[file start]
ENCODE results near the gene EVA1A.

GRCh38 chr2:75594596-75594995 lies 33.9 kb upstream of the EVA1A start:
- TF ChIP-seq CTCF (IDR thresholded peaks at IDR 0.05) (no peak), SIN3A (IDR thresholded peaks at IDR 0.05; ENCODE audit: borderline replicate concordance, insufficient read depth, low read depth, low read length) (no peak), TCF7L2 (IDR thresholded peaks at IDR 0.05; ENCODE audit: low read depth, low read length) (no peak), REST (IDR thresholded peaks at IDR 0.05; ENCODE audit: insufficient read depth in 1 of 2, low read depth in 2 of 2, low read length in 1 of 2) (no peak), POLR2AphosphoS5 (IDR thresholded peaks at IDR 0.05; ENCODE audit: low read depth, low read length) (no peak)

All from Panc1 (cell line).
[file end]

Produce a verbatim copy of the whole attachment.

ENCODE results near the gene EVA1A.

GRCh38 chr2:75594596-75594995 lies 33.9 kb upstream of the EVA1A start:
- TF ChIP-seq CTCF (IDR thresholded peaks at IDR 0.05) (no peak), SIN3A (IDR thresholded peaks at IDR 0.05; ENCODE audit: borderline replicate concordance, insufficient read depth, low read depth, low read length) (no peak), TCF7L2 (IDR thresholded peaks at IDR 0.05; ENCODE audit: low read depth, low read length) (no peak), REST (IDR thresholded peaks at IDR 0.05; ENCODE audit: insufficient read depth in 1 of 2, low read depth in 2 of 2, low read length in 1 of 2) (no peak), POLR2AphosphoS5 (IDR thresholded peaks at IDR 0.05; ENCODE audit: low read depth, low read length) (no peak)

All from Panc1 (cell line).